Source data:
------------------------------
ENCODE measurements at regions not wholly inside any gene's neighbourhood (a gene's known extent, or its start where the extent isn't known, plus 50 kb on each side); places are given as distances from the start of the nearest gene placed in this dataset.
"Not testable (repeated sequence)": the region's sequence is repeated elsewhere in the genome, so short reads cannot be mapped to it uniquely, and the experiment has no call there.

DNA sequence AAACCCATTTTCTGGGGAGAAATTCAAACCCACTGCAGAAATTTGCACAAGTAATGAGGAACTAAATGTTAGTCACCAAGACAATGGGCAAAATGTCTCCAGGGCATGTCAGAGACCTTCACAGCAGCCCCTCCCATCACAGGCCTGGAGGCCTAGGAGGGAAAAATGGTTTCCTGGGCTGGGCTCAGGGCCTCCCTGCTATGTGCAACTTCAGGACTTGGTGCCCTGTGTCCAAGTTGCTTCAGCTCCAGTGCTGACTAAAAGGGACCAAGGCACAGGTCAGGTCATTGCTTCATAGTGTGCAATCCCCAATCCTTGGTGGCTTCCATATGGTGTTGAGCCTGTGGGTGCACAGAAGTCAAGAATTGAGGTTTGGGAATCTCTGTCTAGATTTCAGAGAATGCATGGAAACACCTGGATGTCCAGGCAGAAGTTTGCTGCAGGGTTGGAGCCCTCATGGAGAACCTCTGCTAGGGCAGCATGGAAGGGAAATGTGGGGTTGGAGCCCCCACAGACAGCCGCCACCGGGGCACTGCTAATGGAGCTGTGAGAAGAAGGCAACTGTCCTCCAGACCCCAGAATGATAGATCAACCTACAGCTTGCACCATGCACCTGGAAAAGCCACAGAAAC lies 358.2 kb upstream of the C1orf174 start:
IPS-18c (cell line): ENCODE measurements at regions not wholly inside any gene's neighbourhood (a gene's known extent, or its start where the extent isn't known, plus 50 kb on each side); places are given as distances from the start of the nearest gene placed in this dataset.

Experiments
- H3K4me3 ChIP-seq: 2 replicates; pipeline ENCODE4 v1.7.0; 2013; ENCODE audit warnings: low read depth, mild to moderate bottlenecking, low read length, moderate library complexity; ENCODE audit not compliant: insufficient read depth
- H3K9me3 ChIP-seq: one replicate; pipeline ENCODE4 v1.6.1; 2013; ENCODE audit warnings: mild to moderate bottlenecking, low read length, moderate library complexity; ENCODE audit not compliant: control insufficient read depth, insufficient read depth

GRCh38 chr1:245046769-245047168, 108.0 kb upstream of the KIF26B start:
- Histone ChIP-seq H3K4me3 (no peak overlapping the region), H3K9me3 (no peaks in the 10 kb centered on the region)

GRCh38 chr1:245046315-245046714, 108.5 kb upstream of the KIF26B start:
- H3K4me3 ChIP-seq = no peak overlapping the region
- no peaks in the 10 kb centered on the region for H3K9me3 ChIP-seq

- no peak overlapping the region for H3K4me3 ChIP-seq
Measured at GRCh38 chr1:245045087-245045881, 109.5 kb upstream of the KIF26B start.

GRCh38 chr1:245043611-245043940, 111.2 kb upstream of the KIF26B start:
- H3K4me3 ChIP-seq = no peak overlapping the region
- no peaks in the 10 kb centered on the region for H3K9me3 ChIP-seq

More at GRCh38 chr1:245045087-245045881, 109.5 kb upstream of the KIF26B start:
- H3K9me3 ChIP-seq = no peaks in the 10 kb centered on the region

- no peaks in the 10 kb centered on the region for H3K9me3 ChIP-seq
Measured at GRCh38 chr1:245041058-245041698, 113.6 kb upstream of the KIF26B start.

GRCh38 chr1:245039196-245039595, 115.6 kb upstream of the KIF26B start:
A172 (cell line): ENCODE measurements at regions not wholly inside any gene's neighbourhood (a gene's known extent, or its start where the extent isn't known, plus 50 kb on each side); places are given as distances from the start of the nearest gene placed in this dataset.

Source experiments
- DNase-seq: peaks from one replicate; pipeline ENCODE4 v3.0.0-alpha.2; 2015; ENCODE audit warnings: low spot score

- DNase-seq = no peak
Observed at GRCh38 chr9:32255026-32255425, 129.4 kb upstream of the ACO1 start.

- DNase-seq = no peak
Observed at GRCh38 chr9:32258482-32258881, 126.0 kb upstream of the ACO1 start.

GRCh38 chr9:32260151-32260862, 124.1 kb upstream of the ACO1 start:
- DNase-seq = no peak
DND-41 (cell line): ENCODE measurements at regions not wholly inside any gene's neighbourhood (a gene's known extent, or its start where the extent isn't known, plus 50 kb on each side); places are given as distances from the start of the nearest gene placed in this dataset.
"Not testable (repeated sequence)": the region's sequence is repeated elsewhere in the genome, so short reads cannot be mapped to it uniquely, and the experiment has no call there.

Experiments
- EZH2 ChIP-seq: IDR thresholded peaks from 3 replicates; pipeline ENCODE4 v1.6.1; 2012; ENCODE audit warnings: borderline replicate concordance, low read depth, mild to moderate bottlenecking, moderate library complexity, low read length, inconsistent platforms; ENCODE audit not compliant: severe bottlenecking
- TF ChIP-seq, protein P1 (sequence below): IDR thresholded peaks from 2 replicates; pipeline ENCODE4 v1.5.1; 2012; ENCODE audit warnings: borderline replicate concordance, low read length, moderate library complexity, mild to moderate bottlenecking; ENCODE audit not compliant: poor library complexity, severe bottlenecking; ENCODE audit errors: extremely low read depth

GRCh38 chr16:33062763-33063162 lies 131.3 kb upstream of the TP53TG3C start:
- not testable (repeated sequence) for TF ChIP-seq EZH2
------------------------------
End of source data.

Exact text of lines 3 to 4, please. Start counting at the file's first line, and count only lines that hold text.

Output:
DNA sequence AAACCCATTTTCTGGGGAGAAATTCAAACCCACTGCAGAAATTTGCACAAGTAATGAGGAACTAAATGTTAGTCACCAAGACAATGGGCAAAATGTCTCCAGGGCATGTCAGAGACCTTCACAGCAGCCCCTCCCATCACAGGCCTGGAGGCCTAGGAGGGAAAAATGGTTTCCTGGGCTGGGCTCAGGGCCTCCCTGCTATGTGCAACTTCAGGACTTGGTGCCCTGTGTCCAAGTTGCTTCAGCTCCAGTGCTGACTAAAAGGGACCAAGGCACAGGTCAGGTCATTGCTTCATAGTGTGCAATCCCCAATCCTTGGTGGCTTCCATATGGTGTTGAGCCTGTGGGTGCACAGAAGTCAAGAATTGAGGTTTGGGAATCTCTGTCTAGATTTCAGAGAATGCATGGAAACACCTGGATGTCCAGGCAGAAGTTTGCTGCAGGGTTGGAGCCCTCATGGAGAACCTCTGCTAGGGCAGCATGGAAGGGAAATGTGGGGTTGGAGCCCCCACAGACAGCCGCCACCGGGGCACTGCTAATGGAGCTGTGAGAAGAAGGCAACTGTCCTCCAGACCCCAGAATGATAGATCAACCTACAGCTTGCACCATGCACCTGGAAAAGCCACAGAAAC lies 358.2 kb upstream of the C1orf174 start:
IPS-18c (cell line): ENCODE measurements at regions not wholly inside any gene's neighbourhood (a gene's known extent, or its start where the extent isn't known, plus 50 kb on each side); places are given as distances from the start of the nearest gene placed in this dataset.